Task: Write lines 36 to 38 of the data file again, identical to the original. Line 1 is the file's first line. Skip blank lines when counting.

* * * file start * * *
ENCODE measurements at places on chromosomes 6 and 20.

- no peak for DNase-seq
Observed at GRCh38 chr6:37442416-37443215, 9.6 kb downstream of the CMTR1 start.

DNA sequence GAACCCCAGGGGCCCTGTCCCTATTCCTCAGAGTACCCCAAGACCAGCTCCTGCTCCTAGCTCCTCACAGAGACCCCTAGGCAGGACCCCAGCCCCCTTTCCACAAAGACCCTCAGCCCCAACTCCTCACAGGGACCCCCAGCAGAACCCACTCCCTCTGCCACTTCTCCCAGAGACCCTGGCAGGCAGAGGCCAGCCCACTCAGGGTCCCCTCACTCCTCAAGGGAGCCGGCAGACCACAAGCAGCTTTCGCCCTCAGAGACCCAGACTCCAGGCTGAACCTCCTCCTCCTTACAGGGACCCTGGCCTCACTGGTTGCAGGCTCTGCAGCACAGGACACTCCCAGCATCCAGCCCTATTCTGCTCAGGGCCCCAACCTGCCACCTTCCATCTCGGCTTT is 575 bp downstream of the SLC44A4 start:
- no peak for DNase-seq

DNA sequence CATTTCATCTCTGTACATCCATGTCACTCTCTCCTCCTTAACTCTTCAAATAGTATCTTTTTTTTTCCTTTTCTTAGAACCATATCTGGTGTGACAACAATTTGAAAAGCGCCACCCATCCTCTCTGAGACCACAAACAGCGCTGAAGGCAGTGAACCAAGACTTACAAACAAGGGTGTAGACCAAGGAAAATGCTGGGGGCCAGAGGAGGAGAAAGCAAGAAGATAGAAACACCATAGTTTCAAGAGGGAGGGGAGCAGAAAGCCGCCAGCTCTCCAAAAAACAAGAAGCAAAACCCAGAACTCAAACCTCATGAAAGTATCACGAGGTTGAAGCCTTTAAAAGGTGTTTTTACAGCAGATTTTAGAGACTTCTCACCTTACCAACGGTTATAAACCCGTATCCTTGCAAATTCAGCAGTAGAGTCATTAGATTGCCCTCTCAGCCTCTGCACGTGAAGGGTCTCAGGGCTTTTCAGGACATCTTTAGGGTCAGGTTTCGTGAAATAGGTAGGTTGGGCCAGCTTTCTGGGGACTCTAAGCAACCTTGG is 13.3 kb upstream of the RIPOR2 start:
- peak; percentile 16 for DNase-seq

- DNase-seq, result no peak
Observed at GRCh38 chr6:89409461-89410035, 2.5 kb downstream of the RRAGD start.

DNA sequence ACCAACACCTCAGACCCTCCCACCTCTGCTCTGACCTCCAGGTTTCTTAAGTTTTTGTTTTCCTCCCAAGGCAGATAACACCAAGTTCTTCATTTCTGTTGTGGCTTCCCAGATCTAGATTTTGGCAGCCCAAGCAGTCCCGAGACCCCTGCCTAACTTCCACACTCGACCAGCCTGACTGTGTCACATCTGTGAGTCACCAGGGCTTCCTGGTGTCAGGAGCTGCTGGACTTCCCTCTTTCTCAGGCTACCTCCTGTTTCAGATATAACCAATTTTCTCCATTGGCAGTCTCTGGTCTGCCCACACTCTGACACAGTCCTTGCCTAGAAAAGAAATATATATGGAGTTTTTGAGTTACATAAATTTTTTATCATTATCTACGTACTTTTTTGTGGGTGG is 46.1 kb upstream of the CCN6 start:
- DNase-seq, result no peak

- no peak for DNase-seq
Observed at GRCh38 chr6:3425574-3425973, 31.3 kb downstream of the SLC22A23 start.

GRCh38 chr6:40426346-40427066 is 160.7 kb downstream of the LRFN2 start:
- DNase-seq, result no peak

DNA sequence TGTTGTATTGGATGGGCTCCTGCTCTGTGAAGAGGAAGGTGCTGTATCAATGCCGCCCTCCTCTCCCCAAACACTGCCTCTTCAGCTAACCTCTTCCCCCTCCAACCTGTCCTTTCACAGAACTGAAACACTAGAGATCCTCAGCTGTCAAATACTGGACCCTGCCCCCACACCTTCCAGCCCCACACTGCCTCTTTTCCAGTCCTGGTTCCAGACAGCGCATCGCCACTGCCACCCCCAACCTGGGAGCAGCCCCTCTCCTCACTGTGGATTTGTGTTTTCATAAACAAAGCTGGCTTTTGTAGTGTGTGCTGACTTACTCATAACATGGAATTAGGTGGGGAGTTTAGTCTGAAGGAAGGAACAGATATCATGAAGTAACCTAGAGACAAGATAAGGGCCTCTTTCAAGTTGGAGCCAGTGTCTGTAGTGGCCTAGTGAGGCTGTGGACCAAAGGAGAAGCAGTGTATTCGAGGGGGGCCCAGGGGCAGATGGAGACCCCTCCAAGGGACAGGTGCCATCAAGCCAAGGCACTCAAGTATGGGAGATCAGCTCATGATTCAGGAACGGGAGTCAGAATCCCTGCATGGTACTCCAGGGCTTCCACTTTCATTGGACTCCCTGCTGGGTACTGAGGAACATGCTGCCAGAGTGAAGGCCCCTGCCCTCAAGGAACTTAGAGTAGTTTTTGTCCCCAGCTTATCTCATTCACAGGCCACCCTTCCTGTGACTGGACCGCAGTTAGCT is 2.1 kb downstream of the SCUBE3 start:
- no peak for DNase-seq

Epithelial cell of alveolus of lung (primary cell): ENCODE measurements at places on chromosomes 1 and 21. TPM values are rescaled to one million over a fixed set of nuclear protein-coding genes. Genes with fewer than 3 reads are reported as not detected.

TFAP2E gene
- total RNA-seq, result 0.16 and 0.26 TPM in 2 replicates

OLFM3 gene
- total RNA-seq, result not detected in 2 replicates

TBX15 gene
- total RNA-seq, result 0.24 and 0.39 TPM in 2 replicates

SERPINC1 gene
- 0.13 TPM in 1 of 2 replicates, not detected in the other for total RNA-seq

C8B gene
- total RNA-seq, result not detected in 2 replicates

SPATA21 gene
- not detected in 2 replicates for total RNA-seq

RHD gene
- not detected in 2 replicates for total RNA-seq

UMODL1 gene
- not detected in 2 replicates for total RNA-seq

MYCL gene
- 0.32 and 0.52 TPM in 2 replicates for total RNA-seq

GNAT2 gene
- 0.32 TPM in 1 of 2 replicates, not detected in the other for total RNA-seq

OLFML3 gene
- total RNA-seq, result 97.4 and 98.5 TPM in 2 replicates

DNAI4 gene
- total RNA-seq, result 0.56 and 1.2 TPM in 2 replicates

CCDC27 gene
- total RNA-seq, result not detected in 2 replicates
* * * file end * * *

- 0.32 and 0.52 TPM in 2 replicates for total RNA-seq

GNAT2 gene
- 0.32 TPM in 1 of 2 replicates, not detected in the other for total RNA-seq